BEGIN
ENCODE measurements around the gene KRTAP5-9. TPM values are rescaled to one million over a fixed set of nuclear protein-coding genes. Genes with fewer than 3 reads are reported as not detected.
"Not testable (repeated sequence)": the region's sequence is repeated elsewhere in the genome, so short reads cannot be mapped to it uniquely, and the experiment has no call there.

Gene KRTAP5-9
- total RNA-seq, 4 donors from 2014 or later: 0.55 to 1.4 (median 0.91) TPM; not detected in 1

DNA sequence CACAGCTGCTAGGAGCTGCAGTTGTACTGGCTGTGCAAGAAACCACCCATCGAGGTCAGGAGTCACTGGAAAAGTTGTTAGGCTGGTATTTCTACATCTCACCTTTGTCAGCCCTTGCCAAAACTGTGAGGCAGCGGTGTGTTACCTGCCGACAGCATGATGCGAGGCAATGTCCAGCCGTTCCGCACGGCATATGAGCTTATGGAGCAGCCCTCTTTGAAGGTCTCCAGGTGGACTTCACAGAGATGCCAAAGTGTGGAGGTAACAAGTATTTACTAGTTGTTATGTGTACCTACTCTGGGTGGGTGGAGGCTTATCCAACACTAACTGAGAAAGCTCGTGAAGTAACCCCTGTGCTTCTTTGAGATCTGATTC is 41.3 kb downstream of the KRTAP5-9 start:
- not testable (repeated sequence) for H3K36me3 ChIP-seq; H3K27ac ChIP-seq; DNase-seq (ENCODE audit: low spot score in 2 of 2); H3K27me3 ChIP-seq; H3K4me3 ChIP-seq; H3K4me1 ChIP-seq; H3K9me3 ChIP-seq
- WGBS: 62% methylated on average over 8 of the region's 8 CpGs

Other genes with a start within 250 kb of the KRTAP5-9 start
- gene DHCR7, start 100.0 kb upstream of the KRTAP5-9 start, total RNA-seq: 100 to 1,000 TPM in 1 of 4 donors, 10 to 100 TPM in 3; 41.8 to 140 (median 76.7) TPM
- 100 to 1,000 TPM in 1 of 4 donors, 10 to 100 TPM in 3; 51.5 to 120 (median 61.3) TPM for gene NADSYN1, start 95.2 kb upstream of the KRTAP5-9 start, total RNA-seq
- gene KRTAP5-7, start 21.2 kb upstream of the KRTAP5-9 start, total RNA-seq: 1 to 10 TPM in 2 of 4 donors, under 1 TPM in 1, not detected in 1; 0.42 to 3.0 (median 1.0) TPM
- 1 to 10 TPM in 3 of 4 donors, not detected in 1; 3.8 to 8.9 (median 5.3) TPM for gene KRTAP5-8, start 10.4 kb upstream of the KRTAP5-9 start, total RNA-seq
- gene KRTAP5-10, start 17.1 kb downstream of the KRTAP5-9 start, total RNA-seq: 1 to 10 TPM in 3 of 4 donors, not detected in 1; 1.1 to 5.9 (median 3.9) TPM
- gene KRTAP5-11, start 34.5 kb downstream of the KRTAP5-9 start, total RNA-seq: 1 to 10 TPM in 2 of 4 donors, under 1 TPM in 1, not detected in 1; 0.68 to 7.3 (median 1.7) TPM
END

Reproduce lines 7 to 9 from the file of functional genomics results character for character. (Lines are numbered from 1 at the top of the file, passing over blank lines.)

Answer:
- WGBS: 62% methylated on average over 8 of the region's 8 CpGs

Other genes with a start within 250 kb of the KRTAP5-9 start
- gene DHCR7, start 100.0 kb upstream of the KRTAP5-9 start, total RNA-seq: 100 to 1,000 TPM in 1 of 4 donors, 10 to 100 TPM in 3; 41.8 to 140 (median 76.7) TPM